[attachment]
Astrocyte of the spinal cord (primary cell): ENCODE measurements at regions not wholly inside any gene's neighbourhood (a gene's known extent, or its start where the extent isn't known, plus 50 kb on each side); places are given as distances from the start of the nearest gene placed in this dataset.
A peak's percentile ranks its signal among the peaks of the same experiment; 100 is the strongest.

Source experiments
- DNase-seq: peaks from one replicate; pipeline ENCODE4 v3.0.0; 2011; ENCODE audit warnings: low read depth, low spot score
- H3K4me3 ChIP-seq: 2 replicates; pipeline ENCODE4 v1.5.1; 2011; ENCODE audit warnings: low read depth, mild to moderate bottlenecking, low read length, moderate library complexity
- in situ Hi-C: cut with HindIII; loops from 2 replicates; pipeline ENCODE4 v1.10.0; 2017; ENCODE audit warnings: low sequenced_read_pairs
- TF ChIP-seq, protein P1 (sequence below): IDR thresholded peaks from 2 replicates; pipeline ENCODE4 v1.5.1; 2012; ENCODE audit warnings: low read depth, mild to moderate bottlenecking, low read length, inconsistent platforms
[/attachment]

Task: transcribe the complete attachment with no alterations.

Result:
Astrocyte of the spinal cord (primary cell): ENCODE measurements at regions not wholly inside any gene's neighbourhood (a gene's known extent, or its start where the extent isn't known, plus 50 kb on each side); places are given as distances from the start of the nearest gene placed in this dataset.
A peak's percentile ranks its signal among the peaks of the same experiment; 100 is the strongest.

Source experiments
- DNase-seq: peaks from one replicate; pipeline ENCODE4 v3.0.0; 2011; ENCODE audit warnings: low read depth, low spot score
- H3K4me3 ChIP-seq: 2 replicates; pipeline ENCODE4 v1.5.1; 2011; ENCODE audit warnings: low read depth, mild to moderate bottlenecking, low read length, moderate library complexity
- in situ Hi-C: cut with HindIII; loops from 2 replicates; pipeline ENCODE4 v1.10.0; 2017; ENCODE audit warnings: low sequenced_read_pairs
- TF ChIP-seq, protein P1 (sequence below): IDR thresholded peaks from 2 replicates; pipeline ENCODE4 v1.5.1; 2012; ENCODE audit warnings: low read depth, mild to moderate bottlenecking, low read length, inconsistent platforms